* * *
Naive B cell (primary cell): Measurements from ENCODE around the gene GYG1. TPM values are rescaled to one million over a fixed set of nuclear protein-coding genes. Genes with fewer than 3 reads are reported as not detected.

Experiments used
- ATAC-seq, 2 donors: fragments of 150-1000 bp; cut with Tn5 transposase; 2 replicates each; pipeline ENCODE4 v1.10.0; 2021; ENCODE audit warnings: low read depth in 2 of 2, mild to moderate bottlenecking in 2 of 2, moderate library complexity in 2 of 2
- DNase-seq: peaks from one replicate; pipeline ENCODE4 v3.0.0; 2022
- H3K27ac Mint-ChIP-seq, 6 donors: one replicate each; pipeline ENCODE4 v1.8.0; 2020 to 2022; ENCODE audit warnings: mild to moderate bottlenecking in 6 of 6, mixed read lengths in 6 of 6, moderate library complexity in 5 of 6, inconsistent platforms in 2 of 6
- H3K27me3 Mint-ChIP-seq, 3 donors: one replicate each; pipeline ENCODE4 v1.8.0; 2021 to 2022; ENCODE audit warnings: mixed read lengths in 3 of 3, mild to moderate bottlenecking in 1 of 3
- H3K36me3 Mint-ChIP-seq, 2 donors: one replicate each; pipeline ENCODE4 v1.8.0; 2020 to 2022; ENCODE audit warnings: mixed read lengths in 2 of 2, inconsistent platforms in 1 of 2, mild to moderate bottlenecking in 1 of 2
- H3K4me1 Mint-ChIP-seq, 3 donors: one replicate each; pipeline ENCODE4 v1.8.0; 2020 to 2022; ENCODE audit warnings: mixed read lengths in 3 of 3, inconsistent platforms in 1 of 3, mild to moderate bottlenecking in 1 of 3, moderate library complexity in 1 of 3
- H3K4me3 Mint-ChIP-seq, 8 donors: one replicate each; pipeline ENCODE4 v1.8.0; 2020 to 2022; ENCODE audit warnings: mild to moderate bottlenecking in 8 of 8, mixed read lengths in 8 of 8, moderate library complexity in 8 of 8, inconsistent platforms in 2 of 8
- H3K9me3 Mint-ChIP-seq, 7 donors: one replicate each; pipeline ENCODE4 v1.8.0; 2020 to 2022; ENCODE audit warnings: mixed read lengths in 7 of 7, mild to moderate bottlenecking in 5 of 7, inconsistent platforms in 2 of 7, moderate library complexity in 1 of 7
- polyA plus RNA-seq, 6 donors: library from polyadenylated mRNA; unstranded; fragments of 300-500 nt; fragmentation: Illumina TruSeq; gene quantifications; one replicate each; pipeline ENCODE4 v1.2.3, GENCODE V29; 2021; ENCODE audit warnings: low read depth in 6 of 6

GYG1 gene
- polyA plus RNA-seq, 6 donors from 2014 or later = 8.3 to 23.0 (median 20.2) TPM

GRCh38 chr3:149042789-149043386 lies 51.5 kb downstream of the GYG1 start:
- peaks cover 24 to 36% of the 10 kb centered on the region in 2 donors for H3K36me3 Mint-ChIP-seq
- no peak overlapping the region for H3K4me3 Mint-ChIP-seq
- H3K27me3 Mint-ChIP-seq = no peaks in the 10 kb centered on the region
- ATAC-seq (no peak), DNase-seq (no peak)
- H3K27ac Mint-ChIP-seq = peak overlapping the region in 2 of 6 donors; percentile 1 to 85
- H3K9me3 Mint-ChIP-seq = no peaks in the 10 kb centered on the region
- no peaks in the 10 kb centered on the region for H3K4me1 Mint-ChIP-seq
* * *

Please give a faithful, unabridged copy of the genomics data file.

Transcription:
Naive B cell (primary cell): Measurements from ENCODE around the gene GYG1. TPM values are rescaled to one million over a fixed set of nuclear protein-coding genes. Genes with fewer than 3 reads are reported as not detected.

Experiments used
- ATAC-seq, 2 donors: fragments of 150-1000 bp; cut with Tn5 transposase; 2 replicates each; pipeline ENCODE4 v1.10.0; 2021; ENCODE audit warnings: low read depth in 2 of 2, mild to moderate bottlenecking in 2 of 2, moderate library complexity in 2 of 2
- DNase-seq: peaks from one replicate; pipeline ENCODE4 v3.0.0; 2022
- H3K27ac Mint-ChIP-seq, 6 donors: one replicate each; pipeline ENCODE4 v1.8.0; 2020 to 2022; ENCODE audit warnings: mild to moderate bottlenecking in 6 of 6, mixed read lengths in 6 of 6, moderate library complexity in 5 of 6, inconsistent platforms in 2 of 6
- H3K27me3 Mint-ChIP-seq, 3 donors: one replicate each; pipeline ENCODE4 v1.8.0; 2021 to 2022; ENCODE audit warnings: mixed read lengths in 3 of 3, mild to moderate bottlenecking in 1 of 3
- H3K36me3 Mint-ChIP-seq, 2 donors: one replicate each; pipeline ENCODE4 v1.8.0; 2020 to 2022; ENCODE audit warnings: mixed read lengths in 2 of 2, inconsistent platforms in 1 of 2, mild to moderate bottlenecking in 1 of 2
- H3K4me1 Mint-ChIP-seq, 3 donors: one replicate each; pipeline ENCODE4 v1.8.0; 2020 to 2022; ENCODE audit warnings: mixed read lengths in 3 of 3, inconsistent platforms in 1 of 3, mild to moderate bottlenecking in 1 of 3, moderate library complexity in 1 of 3
- H3K4me3 Mint-ChIP-seq, 8 donors: one replicate each; pipeline ENCODE4 v1.8.0; 2020 to 2022; ENCODE audit warnings: mild to moderate bottlenecking in 8 of 8, mixed read lengths in 8 of 8, moderate library complexity in 8 of 8, inconsistent platforms in 2 of 8
- H3K9me3 Mint-ChIP-seq, 7 donors: one replicate each; pipeline ENCODE4 v1.8.0; 2020 to 2022; ENCODE audit warnings: mixed read lengths in 7 of 7, mild to moderate bottlenecking in 5 of 7, inconsistent platforms in 2 of 7, moderate library complexity in 1 of 7
- polyA plus RNA-seq, 6 donors: library from polyadenylated mRNA; unstranded; fragments of 300-500 nt; fragmentation: Illumina TruSeq; gene quantifications; one replicate each; pipeline ENCODE4 v1.2.3, GENCODE V29; 2021; ENCODE audit warnings: low read depth in 6 of 6

GYG1 gene
- polyA plus RNA-seq, 6 donors from 2014 or later = 8.3 to 23.0 (median 20.2) TPM

GRCh38 chr3:149042789-149043386 lies 51.5 kb downstream of the GYG1 start:
- peaks cover 24 to 36% of the 10 kb centered on the region in 2 donors for H3K36me3 Mint-ChIP-seq
- no peak overlapping the region for H3K4me3 Mint-ChIP-seq
- H3K27me3 Mint-ChIP-seq = no peaks in the 10 kb centered on the region
- ATAC-seq (no peak), DNase-seq (no peak)
- H3K27ac Mint-ChIP-seq = peak overlapping the region in 2 of 6 donors; percentile 1 to 85
- H3K9me3 Mint-ChIP-seq = no peaks in the 10 kb centered on the region
- no peaks in the 10 kb centered on the region for H3K4me1 Mint-ChIP-seq